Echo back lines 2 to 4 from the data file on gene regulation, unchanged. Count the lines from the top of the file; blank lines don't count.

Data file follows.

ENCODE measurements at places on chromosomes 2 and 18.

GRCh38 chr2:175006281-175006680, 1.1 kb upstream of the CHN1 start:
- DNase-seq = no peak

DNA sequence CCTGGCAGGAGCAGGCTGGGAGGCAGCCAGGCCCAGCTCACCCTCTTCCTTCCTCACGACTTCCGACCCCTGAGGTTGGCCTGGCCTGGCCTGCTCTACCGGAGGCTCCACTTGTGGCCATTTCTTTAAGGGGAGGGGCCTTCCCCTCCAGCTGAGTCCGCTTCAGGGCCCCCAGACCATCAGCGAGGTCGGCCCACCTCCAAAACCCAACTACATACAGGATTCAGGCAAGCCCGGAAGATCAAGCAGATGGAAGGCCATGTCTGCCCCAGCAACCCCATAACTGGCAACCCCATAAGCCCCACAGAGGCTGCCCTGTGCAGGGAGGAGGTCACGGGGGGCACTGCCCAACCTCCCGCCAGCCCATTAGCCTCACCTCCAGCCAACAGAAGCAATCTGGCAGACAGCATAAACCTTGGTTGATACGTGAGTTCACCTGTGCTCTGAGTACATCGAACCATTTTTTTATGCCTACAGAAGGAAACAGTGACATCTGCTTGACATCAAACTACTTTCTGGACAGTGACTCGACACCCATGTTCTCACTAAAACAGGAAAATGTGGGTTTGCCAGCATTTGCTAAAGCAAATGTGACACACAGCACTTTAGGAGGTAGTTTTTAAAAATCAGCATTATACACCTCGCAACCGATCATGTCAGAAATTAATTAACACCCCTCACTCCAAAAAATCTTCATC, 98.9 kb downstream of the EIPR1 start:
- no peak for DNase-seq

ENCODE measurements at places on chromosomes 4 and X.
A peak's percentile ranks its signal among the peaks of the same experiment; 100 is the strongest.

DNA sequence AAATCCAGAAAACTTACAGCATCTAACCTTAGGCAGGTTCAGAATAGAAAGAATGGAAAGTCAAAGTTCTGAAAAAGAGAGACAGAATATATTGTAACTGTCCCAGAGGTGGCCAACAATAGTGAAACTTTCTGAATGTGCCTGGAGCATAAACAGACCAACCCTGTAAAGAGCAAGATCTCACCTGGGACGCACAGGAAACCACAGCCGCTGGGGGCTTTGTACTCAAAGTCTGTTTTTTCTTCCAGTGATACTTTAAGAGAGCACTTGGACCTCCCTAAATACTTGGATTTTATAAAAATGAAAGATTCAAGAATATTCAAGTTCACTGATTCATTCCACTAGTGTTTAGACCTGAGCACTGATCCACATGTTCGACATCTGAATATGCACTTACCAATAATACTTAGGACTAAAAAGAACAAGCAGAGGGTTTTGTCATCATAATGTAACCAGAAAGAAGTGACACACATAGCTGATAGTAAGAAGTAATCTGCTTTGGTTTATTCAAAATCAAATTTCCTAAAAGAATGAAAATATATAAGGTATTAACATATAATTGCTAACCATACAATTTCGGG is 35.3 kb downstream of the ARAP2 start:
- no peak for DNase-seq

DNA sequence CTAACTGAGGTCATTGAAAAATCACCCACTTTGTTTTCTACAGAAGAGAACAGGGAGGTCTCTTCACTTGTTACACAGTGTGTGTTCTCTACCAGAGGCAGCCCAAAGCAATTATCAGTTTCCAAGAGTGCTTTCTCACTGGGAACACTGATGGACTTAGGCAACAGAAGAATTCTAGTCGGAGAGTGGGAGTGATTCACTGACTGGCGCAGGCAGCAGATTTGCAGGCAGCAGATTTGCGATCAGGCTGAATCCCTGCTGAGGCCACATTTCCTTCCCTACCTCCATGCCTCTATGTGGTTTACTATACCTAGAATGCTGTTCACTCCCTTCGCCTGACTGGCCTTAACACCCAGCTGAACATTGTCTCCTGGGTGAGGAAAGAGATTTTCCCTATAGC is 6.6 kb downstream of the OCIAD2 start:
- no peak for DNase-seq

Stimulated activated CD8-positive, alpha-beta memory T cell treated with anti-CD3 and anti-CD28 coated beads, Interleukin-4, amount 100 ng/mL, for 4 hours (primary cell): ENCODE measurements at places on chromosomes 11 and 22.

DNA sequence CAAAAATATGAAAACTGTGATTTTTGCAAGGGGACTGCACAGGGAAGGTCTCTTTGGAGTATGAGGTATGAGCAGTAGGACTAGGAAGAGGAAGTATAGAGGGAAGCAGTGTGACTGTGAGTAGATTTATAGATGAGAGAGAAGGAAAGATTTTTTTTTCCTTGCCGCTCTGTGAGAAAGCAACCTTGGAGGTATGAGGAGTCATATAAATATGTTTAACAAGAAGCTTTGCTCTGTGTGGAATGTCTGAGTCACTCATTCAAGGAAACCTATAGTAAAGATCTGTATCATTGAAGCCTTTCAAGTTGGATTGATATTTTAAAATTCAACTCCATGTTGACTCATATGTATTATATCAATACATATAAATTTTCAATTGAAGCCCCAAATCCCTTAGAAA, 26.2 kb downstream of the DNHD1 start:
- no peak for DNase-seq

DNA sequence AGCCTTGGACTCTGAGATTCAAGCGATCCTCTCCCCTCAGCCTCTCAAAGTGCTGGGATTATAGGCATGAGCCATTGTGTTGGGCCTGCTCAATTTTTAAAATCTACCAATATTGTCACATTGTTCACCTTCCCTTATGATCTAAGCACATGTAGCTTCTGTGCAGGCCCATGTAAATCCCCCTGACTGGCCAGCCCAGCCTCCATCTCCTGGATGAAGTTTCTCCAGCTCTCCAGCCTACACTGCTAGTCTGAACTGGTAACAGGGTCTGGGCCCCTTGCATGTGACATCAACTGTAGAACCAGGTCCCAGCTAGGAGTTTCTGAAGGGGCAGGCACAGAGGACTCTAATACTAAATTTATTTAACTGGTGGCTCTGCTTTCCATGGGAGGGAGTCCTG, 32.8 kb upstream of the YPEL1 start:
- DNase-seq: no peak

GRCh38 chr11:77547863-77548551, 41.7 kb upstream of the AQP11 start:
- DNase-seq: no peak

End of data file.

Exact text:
GRCh38 chr2:175006281-175006680, 1.1 kb upstream of the CHN1 start:
- DNase-seq = no peak

DNA sequence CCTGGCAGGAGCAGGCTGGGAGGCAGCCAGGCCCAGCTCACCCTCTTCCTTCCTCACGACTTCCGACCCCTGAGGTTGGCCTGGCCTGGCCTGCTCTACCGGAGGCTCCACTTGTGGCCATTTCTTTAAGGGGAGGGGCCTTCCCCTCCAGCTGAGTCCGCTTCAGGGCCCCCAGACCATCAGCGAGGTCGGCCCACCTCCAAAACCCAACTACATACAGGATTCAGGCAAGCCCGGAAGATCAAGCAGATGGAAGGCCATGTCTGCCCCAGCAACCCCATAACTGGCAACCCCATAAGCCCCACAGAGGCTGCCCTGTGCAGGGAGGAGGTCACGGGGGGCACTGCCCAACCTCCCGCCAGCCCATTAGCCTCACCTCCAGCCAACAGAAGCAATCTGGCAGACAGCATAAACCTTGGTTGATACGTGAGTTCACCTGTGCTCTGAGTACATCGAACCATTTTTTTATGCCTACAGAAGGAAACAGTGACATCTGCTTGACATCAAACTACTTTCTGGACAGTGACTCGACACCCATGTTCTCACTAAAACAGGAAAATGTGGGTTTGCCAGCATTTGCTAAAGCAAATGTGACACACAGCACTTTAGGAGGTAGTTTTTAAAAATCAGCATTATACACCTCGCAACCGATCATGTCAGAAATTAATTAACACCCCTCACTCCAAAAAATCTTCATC, 98.9 kb downstream of the EIPR1 start: